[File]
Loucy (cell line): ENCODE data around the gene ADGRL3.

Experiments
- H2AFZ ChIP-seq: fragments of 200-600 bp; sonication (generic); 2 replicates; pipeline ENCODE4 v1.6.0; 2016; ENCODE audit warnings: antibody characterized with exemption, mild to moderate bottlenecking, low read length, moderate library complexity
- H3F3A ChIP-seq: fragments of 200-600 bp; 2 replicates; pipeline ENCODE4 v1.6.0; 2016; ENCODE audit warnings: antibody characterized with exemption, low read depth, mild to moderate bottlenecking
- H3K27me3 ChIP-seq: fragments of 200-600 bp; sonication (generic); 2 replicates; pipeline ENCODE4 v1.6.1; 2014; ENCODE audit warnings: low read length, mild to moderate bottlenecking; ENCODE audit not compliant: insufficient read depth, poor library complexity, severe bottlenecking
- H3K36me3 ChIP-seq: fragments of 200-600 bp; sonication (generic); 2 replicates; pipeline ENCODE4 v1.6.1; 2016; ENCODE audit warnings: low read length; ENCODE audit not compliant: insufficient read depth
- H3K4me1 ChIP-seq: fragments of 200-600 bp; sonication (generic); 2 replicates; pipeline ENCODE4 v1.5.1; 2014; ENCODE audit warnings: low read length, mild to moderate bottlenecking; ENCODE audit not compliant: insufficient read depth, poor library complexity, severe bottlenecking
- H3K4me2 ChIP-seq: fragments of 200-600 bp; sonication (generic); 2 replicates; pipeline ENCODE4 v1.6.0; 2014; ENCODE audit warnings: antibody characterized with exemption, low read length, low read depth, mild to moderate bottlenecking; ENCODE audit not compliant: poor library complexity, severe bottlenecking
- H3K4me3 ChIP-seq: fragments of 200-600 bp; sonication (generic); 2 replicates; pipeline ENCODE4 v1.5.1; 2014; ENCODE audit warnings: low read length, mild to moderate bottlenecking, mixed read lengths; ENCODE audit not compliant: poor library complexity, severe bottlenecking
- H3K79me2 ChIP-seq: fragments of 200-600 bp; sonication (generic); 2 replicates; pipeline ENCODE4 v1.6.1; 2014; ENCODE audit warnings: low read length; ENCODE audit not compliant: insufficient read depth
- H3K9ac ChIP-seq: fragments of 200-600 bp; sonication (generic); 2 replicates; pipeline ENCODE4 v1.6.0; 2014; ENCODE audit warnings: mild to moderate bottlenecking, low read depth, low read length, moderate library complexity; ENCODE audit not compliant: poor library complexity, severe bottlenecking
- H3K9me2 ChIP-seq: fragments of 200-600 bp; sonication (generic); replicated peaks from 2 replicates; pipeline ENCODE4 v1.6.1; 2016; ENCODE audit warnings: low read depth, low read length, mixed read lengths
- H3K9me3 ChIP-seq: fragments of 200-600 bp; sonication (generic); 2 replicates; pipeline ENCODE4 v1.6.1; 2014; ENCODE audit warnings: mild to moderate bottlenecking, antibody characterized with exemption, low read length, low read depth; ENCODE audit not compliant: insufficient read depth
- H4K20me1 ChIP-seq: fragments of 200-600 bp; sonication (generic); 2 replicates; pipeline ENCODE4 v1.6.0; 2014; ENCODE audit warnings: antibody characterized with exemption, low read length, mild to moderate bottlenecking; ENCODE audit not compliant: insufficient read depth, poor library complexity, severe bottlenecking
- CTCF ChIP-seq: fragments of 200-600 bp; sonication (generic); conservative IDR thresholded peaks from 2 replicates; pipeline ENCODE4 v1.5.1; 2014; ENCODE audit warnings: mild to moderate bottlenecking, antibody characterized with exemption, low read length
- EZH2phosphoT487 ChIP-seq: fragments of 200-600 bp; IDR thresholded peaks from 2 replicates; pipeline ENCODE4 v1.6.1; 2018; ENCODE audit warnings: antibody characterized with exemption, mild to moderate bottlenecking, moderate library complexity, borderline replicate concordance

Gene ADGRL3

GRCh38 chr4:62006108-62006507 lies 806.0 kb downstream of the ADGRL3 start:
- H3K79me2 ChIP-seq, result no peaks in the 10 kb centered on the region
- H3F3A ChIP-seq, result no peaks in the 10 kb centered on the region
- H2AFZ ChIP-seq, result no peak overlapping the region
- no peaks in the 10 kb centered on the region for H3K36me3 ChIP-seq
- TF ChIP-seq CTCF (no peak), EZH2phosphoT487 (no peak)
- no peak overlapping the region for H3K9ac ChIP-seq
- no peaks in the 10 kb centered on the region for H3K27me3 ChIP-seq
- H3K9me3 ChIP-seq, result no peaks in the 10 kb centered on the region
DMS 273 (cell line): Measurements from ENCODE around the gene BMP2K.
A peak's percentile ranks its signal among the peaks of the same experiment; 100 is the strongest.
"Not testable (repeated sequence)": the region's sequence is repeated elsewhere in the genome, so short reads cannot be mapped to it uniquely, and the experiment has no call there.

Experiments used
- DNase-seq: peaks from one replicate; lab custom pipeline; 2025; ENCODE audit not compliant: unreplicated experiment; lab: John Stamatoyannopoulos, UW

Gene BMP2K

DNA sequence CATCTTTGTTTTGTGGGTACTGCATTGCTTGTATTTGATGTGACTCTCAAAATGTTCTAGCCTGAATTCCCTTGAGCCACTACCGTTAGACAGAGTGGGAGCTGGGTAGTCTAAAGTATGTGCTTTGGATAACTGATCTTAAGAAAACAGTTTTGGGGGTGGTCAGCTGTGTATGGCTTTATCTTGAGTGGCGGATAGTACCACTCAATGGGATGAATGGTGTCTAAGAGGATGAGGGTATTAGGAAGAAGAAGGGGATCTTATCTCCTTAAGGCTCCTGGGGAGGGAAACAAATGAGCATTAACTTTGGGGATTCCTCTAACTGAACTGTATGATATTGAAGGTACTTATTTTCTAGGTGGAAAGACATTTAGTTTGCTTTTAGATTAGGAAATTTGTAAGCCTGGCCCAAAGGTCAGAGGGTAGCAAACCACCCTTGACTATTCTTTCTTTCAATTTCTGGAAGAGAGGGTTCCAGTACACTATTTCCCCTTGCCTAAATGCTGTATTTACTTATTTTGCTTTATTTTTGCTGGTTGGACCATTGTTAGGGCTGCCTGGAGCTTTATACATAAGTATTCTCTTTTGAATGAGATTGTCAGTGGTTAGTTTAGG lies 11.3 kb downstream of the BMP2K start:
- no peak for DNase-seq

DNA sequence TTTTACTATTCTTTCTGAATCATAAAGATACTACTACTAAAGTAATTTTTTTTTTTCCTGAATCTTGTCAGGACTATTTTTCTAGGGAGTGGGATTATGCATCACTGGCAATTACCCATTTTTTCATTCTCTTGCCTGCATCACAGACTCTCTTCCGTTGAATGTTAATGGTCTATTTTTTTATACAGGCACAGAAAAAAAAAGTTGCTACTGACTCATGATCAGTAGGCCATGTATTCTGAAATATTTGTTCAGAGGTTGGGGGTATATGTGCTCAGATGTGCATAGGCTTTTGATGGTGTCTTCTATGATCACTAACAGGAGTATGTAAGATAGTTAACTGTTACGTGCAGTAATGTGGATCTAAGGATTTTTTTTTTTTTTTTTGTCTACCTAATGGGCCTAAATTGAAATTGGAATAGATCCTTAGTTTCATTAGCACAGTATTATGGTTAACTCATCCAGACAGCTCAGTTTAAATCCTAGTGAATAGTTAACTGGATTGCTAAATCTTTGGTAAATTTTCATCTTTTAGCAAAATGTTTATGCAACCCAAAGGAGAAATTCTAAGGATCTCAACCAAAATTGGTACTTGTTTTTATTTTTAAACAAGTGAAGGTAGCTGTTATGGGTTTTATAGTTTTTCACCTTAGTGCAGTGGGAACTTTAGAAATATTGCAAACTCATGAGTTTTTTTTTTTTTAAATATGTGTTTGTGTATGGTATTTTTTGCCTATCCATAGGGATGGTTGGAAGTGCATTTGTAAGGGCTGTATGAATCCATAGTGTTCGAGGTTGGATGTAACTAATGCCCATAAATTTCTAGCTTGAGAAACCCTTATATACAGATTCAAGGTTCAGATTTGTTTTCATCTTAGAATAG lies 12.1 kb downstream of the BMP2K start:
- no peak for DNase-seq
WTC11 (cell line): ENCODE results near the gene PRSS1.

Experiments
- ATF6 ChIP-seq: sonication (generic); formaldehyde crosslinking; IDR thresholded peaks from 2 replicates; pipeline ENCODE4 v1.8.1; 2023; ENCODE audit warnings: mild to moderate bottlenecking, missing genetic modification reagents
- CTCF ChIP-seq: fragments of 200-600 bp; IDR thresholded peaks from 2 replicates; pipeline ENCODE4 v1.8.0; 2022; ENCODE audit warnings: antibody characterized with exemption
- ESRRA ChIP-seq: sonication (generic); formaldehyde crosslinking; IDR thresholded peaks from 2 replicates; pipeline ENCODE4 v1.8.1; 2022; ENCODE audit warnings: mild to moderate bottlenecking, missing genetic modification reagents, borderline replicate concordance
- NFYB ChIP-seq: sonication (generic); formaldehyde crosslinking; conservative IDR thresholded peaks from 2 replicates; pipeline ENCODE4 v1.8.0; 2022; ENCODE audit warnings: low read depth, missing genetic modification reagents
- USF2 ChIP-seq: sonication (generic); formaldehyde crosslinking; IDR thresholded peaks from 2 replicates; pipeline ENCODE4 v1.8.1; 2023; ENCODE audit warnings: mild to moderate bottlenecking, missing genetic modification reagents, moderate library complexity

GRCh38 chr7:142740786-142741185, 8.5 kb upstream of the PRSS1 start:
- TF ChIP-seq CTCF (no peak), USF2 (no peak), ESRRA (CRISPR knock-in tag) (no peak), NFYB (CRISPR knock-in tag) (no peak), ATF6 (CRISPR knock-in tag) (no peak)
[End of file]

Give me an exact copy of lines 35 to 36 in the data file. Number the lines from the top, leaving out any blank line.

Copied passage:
DNA sequence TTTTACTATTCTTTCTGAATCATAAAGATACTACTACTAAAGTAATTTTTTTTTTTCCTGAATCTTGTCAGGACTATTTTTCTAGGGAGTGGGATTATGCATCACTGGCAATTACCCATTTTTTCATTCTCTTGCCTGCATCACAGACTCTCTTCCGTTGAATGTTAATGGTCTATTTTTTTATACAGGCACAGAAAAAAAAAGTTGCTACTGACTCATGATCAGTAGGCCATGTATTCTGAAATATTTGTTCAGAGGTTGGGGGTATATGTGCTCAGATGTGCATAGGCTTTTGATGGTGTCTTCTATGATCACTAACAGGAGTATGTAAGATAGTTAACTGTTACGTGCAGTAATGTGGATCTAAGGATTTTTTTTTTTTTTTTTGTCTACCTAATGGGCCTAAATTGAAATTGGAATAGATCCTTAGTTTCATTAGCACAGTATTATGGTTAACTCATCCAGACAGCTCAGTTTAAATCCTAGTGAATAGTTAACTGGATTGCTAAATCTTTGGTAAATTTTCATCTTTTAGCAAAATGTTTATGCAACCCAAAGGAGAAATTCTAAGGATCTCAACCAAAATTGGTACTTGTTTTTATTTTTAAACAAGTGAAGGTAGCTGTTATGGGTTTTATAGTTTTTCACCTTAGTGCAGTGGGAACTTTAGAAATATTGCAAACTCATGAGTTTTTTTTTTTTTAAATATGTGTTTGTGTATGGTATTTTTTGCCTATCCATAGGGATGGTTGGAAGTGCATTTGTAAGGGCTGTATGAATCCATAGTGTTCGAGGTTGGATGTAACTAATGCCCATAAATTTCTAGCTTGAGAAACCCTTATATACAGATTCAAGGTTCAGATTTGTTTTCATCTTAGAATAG lies 12.1 kb downstream of the BMP2K start:
- no peak for DNase-seq